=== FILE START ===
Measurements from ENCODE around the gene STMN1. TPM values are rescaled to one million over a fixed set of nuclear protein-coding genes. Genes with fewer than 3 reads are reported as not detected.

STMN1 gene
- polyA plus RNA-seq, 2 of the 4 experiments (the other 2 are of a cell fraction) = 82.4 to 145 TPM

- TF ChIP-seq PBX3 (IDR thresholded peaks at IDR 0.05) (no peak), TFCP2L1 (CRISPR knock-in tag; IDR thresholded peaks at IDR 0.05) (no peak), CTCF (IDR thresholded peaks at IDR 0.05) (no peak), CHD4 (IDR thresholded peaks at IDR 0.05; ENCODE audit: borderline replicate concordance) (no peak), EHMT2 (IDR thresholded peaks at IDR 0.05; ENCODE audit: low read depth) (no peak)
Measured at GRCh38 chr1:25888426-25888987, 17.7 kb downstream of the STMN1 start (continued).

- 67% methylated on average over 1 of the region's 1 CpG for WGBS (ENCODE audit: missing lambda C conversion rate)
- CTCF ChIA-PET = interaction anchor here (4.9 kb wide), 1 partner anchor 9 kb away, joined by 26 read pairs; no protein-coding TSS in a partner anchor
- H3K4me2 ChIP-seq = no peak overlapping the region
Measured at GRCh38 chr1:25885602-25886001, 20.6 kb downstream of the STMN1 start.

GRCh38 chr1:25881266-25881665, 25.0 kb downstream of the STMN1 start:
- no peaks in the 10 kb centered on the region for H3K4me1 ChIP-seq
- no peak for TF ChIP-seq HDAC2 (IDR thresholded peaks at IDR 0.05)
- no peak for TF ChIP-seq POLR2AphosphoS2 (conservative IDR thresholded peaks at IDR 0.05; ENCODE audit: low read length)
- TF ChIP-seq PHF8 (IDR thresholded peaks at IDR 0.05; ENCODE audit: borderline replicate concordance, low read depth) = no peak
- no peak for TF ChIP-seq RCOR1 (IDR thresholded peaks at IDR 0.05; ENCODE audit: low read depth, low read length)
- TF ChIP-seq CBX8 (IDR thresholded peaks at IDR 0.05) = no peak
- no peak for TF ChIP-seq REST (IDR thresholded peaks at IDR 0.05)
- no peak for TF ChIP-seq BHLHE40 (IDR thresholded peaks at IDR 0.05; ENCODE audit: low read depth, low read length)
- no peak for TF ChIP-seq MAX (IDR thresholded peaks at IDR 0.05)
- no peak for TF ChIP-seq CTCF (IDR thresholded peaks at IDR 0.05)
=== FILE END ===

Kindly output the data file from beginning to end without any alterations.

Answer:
Measurements from ENCODE around the gene STMN1. TPM values are rescaled to one million over a fixed set of nuclear protein-coding genes. Genes with fewer than 3 reads are reported as not detected.

STMN1 gene
- polyA plus RNA-seq, 2 of the 4 experiments (the other 2 are of a cell fraction) = 82.4 to 145 TPM

- TF ChIP-seq PBX3 (IDR thresholded peaks at IDR 0.05) (no peak), TFCP2L1 (CRISPR knock-in tag; IDR thresholded peaks at IDR 0.05) (no peak), CTCF (IDR thresholded peaks at IDR 0.05) (no peak), CHD4 (IDR thresholded peaks at IDR 0.05; ENCODE audit: borderline replicate concordance) (no peak), EHMT2 (IDR thresholded peaks at IDR 0.05; ENCODE audit: low read depth) (no peak)
Measured at GRCh38 chr1:25888426-25888987, 17.7 kb downstream of the STMN1 start (continued).

- 67% methylated on average over 1 of the region's 1 CpG for WGBS (ENCODE audit: missing lambda C conversion rate)
- CTCF ChIA-PET = interaction anchor here (4.9 kb wide), 1 partner anchor 9 kb away, joined by 26 read pairs; no protein-coding TSS in a partner anchor
- H3K4me2 ChIP-seq = no peak overlapping the region
Measured at GRCh38 chr1:25885602-25886001, 20.6 kb downstream of the STMN1 start.

GRCh38 chr1:25881266-25881665, 25.0 kb downstream of the STMN1 start:
- no peaks in the 10 kb centered on the region for H3K4me1 ChIP-seq
- no peak for TF ChIP-seq HDAC2 (IDR thresholded peaks at IDR 0.05)
- no peak for TF ChIP-seq POLR2AphosphoS2 (conservative IDR thresholded peaks at IDR 0.05; ENCODE audit: low read length)
- TF ChIP-seq PHF8 (IDR thresholded peaks at IDR 0.05; ENCODE audit: borderline replicate concordance, low read depth) = no peak
- no peak for TF ChIP-seq RCOR1 (IDR thresholded peaks at IDR 0.05; ENCODE audit: low read depth, low read length)
- TF ChIP-seq CBX8 (IDR thresholded peaks at IDR 0.05) = no peak
- no peak for TF ChIP-seq REST (IDR thresholded peaks at IDR 0.05)
- no peak for TF ChIP-seq BHLHE40 (IDR thresholded peaks at IDR 0.05; ENCODE audit: low read depth, low read length)
- no peak for TF ChIP-seq MAX (IDR thresholded peaks at IDR 0.05)
- no peak for TF ChIP-seq CTCF (IDR thresholded peaks at IDR 0.05)